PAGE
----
To use all functions of this page, please activate cookies in your browser.
my.chemeurope.com
With an accout for my.chemeurope.com you can always see everything at a glance – and you can configure your own website and individual newsletter.
 My watch list
 My saved searches
 My saved topics
 My newsletter
Lindemann mechanismIn chemical kinetics, the Lindemann mechanism, sometimes called the LindemannHinshelwood mechanism, is a schematic reaction mechanism. Frederick Lindemann discovered the concept in 1921 and Cyril Hinshelwood developed it.^{[1]} It breaks down a stepwise reaction into two or more elementary steps, then it gives a rate constant for each elementary step. The rate law and rate equation for the entire reaction can be derived from this information. Lindemann mechanisms have been used to model gas phase decomposition reactions. Although the net formula for a decomposition may appear to be firstorder (unimolecular) in the reactant, a Lindemann mechanism may show that the reaction is actually secondorder (bimolecular).^{[2]} An example is given below.
Activated reaction intermediatesA Lindemann mechanism typically includes an activated reaction intermediate, labeled A* (where A can be any element or compound). The activated intermediate is produced from the reactants only after a sufficient activation energy is applied. It then decomposes or reacts with another reactant in order to form the products or a second intermediate. The steadystate approximationIn some cases, one of the elementary steps is much slower than the other steps. This slow step is called the ratedetermining step because it is the only step that affects the rate. In layman's terms, a ratedetermining step could be compared to traveling through a traffic jam: the time it takes to complete a journey is most severely affected by the time spent waiting in the traffic jam, which is the slow step of the journey. In the steadystate approximation, it is assumed that each of the elementary steps influences the rate, so there is no "fast" or "slow" step. Therefore, all of the steps must be accounted for in calculating the rate equation. It is also assumed that the concentration of intermediate A* remains constant over time because the concentration of A* builds up very quickly but decays very slowly over the course of a reaction, and the concentration of A* never becomes large. This assumption simplifies the calculation of the rate equation. ExamplesGeneral schematic exampleThe schematic reaction A + M → P is assumed to consist of two elementary steps:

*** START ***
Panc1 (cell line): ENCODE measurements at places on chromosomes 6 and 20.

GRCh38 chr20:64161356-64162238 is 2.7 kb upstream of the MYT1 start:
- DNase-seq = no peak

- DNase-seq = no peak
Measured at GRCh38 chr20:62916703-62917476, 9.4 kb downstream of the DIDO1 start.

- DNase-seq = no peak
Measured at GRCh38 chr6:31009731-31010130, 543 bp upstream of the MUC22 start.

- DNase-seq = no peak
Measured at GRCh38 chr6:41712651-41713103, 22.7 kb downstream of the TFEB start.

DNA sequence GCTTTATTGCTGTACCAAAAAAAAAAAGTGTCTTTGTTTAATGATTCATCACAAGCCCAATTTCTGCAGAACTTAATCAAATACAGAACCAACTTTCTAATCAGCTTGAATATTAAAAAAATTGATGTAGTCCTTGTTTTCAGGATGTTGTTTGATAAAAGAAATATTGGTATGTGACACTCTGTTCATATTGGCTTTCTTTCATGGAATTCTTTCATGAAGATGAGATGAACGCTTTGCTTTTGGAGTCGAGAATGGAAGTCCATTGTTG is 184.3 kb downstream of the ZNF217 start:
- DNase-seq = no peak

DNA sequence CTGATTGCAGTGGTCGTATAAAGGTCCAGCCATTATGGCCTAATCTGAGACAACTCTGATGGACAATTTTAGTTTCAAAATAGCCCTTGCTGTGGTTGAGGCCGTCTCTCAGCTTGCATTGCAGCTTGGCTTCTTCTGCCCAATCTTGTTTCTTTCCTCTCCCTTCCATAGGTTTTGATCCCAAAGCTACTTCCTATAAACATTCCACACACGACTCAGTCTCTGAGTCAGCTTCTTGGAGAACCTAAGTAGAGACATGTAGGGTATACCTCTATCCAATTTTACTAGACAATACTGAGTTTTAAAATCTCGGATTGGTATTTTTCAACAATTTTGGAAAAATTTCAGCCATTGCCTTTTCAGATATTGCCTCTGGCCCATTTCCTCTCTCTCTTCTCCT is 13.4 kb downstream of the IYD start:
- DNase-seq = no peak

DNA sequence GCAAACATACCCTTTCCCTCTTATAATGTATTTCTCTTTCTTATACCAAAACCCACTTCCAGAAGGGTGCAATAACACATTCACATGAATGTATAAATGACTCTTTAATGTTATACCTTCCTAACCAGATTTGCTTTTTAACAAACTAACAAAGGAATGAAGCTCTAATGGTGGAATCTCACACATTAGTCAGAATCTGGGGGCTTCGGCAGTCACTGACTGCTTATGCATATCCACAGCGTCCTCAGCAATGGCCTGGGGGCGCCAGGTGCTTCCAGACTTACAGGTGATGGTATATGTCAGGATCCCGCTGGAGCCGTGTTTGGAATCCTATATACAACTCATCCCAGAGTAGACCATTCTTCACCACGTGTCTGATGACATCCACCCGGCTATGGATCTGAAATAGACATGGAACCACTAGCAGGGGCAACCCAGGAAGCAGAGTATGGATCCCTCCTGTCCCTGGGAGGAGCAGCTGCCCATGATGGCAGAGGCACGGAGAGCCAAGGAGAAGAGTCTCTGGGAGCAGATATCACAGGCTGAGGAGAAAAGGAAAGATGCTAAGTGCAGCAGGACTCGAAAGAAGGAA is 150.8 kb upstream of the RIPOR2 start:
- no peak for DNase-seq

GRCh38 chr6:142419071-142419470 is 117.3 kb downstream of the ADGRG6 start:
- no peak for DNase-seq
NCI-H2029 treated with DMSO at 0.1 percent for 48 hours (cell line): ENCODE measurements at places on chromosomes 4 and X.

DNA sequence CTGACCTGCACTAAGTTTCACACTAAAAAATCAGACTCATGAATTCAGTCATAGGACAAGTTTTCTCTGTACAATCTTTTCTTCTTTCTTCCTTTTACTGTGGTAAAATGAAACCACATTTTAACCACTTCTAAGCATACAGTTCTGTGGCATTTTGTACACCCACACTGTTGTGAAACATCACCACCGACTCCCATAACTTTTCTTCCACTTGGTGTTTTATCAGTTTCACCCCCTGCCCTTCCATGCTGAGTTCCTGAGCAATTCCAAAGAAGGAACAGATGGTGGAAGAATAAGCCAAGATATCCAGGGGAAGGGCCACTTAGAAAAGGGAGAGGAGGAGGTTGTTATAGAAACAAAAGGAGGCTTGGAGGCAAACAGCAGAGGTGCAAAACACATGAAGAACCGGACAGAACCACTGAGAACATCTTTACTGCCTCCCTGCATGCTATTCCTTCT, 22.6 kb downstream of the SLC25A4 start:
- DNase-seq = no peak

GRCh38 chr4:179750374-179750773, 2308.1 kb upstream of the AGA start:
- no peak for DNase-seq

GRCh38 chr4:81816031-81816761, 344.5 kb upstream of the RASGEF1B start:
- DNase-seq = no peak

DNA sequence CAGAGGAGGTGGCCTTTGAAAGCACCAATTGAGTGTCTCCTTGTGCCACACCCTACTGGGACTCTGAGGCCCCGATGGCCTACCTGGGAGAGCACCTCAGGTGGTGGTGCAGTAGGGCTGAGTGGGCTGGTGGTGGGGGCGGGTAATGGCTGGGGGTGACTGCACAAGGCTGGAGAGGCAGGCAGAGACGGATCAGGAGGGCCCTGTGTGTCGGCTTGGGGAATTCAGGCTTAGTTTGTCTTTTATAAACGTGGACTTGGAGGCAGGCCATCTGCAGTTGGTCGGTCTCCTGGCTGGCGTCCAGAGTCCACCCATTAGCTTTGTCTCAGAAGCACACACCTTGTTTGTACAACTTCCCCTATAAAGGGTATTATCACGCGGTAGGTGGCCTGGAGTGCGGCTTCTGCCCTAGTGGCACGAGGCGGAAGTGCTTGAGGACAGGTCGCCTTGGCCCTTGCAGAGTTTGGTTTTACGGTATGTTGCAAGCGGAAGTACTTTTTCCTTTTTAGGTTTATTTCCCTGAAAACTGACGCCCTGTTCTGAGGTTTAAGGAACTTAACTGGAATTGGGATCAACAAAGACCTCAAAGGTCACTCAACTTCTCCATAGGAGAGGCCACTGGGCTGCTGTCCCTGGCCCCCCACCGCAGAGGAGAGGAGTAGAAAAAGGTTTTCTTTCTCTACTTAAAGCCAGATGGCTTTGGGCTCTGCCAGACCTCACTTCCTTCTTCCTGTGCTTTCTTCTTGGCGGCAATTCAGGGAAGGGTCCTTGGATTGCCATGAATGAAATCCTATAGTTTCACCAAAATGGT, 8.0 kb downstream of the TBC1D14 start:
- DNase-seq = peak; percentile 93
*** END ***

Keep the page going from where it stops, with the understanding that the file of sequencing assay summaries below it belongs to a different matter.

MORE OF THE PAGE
Assuming that the concentration of intermediate A* is held constant according to the steadystate approximation, what is the rate of formation of product P? First, find the rates of production and consumption of intermediate A*. The rate of production of A* in the first elementary step is simply:
A* is consumed both in the reverse first step and in the forward second step. The respective rates of consumption of A* are:
According to the steadystate approximation, the rate of production of A* equals the rate of consumption. Therefore:
Solving for [A*], it is found that
The overall reaction rate is
Now, by substituting the calculate value for [A*], the overall reaction rate can be expressed in terms of the original reactants A and M as follows:
Specific practical exampleThe decomposition of dinitrogen pentoxide to nitrogen dioxide and nitrogen trioxide
is postulated to take place via two elementary steps, which are similar in form to the schematic example given above:
Using the steadystate approximation, the rate equation is calculated to be
Experiment has shown that the rate is observed as firstorder in the original concentration of N_{2}O_{5} sometimes, and second order at other times. If k_{2} >> k_{1} (>> means "much larger than"), then the rate equation may be simplified by assuming that k_{1} ~= 0. Then the rate equation is
which is second order. In contrast, if k_{2} << k_{1} (<< means "much less than"), then the rate equation may be simplified by assuming k_{2} ~= 0. Then the rate equation is
which is first order.^{[4]} References


This article is licensed under the GNU Free Documentation License. It uses material from the Wikipedia article "Lindemann_mechanism". A list of authors is available in Wikipedia.